Early data indicating that the heavily-mutated variant is not only more transmissible than previous strains, but could be better at dodging some vaccine protections, although additional doses appear to push protection levels higher.

But Tedros said Wednesday that the existing vaccines continue to provide significant protection against severe disease from Omicron.

Some samples of expired AstraZeneca coronavirus disease (COVID-19) vaccines are seen at the Gosa dump site in Abuja, Nigeria, December 22, 2021

Speaking on Wednesday, WHO Director-General Tedros Adhanom Ghebreyesus (pictured on Monday) said that the rush in richer nations to roll out additional Covid vaccine doses was deepening the inequity in access to jabs that is prolonging the global pandemic

‘It’s important to remember that the vast majority of hospitalisations and deaths are in unvaccinated people, not un-boosted people,’ he said.

He also stressed that we all must take all necessary precautions to halt the spread of Covid as we head into the Christmas holiday.

‘Boosters cannot be seen as a ticket to go ahead with planned celebrations,’ he said.

The WHO’s Strategic Advisory Group of Experts (SAGE) on Immunisation said Wednesday that at least 126 countries around the world have already issued recommendations on boosters or additional vaccine doses, and 120 had started implementing those programmes.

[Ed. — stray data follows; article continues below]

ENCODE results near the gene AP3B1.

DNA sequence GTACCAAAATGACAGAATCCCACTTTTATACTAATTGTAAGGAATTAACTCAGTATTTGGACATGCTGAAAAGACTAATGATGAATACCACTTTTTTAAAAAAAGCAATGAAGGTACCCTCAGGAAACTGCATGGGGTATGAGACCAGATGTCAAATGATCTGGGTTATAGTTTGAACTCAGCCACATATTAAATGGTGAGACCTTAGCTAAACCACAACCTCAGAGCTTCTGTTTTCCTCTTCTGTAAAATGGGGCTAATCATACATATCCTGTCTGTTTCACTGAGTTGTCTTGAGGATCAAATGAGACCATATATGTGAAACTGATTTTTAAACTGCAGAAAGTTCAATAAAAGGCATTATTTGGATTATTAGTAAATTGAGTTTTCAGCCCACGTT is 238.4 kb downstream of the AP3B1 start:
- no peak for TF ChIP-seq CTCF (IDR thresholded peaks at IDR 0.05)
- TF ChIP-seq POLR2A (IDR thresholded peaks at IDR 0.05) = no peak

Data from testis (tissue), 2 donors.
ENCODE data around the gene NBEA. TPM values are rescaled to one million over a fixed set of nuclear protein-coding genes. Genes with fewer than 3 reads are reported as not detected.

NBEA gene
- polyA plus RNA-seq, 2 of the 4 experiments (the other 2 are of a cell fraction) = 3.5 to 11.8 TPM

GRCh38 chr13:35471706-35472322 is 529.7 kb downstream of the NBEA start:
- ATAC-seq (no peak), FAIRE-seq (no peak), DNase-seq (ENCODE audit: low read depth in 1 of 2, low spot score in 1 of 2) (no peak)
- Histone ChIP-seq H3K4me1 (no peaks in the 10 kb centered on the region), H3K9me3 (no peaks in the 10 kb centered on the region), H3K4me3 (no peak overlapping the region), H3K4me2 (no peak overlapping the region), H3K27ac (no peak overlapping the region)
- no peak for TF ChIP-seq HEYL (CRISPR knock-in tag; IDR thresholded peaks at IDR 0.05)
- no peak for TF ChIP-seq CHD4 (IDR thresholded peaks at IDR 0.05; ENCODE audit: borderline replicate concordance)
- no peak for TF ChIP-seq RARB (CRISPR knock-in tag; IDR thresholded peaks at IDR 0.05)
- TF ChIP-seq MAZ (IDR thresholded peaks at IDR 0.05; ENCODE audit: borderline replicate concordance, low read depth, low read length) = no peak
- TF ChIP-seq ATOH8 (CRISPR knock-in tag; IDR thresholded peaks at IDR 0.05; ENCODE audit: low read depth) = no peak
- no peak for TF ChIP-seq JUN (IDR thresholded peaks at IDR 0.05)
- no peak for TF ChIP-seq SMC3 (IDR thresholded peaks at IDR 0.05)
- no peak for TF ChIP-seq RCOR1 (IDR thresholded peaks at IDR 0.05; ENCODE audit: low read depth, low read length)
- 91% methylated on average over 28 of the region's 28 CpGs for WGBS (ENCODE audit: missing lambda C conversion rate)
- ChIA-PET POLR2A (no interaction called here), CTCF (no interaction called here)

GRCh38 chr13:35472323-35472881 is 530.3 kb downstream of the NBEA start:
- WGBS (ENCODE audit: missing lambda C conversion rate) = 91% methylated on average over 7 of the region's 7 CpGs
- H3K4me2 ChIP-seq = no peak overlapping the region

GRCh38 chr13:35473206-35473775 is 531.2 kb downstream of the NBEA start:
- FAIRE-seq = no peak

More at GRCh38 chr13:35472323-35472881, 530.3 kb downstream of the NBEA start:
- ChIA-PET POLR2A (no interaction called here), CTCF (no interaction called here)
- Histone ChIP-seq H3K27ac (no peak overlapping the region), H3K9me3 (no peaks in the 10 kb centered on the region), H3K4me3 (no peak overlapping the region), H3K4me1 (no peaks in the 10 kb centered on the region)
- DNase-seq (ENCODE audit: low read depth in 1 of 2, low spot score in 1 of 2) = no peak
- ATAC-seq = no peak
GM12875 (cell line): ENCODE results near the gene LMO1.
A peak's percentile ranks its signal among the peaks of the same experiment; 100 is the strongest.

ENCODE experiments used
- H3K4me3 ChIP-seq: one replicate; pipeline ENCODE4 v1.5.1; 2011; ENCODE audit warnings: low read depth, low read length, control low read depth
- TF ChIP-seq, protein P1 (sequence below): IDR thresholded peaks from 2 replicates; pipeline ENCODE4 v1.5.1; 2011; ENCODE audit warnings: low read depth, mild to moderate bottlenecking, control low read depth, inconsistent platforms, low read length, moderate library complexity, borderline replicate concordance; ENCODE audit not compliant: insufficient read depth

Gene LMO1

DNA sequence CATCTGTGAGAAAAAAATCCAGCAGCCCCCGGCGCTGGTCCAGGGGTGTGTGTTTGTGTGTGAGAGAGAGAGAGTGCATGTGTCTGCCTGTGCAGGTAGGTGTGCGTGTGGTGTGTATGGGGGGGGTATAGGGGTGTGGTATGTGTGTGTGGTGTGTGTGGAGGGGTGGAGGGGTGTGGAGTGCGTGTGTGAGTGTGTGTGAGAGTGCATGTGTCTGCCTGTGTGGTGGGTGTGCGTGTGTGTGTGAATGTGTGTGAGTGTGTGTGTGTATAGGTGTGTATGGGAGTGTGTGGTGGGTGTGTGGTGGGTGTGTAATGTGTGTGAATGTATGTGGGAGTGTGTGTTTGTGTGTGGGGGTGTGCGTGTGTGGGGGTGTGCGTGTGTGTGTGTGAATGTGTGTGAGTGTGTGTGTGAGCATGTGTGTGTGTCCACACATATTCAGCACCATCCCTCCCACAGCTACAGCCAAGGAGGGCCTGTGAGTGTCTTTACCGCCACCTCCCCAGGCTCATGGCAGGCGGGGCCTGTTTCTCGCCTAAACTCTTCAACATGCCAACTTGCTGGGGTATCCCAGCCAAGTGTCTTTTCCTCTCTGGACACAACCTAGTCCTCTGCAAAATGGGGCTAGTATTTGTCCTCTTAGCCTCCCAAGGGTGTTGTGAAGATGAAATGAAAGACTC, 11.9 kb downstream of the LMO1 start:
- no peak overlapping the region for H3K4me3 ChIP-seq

‘No low-income country has yet introduced a booster vaccination programme,’ it said in a statement.

Speaking on Wednesday, Faisal Shuaib of Nigeria’s National Primary Health Care Development Agency, said the country had been forced to destroy millions of jabs.

A nurse administers a second dose of Pfizer-BioNTech vaccine against COVID-19 to Aggeliki Koutraggeli, 90, at her home, in Athens, Greece, Wednesday, December 22, 2021

‘We have successfully withdrawn about 1,066,214 doses of expired AstraZeneca vaccines,’ he said.

‘When these vaccines were offered to us we knew that they had a short shelf-life, but we were living in an environment where the supply of Covid-19 vaccines was very scarce, they were not available due to vaccine nationalism,’ he said.

Rich countries, he said, hoarded jabs and then offered them for donation ‘at the point that they are about to expire.’ 

Nigerian officials said on Monday that the country was facing a fourth wave of the pandemic and called for strict compliance with the rules during the holiday season.

The country’s health watchdog, the Nigeria Centre for Disease Control (NCDC), says the number of Covid cases has risen by 500 percent over the past two weeks, driven by the Delta and Omicron variants.

In a population of 220 million, the authorities have recorded around 225,000 cases since the start of the pandemic, with fewer than 3,000 related deaths.

Experts attribute the relatively low figures partly to low testing rates and widespread lack of awareness about the disease, whose symptoms often mirror those of malaria.

Vaccine hesitancy, or scepticism, is also common.

Nigeria was scarred by a disastrous clinical trial in 1996, when 11 children died and dozens were left disabled after being given an anti-meningitis jab.